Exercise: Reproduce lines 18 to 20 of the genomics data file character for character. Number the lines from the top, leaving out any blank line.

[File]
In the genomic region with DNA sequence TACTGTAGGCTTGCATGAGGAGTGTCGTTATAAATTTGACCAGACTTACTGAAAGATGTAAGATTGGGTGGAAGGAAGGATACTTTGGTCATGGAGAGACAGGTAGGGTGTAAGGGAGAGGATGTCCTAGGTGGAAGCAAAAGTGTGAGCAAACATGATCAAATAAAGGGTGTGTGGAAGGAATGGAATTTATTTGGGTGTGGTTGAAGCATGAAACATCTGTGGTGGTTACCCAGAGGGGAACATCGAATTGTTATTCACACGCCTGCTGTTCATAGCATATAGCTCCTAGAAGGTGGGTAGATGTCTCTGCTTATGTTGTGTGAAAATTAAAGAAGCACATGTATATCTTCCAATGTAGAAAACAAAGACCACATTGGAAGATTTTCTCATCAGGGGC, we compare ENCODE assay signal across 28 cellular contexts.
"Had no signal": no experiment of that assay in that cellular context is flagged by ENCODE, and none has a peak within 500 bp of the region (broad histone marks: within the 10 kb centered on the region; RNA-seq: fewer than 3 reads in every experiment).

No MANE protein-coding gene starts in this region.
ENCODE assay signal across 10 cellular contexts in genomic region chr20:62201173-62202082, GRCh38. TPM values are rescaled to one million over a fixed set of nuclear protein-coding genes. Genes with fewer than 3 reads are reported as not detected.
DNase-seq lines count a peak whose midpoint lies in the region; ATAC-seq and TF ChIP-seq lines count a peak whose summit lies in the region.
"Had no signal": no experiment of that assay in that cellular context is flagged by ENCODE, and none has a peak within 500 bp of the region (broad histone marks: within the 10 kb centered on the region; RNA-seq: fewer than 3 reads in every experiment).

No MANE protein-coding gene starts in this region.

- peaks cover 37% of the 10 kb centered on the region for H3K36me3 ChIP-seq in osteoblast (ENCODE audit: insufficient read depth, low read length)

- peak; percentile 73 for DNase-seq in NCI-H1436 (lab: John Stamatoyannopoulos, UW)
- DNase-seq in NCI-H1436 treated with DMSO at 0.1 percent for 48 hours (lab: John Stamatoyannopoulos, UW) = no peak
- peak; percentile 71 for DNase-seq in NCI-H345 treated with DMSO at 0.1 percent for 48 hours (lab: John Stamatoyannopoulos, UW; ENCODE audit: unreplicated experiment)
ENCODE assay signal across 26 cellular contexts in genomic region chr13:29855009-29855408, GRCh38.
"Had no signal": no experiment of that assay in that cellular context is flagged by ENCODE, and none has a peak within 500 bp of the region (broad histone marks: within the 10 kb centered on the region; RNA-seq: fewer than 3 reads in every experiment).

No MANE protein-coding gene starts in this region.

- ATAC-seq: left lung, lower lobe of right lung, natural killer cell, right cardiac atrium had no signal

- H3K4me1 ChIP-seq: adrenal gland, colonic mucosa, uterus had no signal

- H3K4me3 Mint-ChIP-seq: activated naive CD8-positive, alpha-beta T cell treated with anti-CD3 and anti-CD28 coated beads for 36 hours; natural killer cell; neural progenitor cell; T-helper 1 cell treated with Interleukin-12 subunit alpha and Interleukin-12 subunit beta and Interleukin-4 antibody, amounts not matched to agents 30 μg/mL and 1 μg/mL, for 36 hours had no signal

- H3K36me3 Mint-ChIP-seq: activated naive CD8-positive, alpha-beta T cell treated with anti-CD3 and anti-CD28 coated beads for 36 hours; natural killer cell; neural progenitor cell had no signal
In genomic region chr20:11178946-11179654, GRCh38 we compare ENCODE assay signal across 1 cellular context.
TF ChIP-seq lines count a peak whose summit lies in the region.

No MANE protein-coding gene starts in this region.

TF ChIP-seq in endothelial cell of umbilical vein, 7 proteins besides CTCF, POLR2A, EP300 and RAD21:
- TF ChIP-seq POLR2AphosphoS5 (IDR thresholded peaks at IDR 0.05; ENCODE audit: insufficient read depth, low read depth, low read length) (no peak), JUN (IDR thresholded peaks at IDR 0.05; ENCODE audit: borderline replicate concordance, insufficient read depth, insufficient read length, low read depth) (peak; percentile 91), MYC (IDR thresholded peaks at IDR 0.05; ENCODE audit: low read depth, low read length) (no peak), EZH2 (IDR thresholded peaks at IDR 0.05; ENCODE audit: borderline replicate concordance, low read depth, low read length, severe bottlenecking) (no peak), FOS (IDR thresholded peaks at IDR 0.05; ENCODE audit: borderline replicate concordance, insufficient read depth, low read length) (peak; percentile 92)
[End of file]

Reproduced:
- H3K36me3 Mint-ChIP-seq: activated naive CD8-positive, alpha-beta T cell treated with anti-CD3 and anti-CD28 coated beads for 36 hours; natural killer cell; neural progenitor cell had no signal
In genomic region chr20:11178946-11179654, GRCh38 we compare ENCODE assay signal across 1 cellular context.
TF ChIP-seq lines count a peak whose summit lies in the region.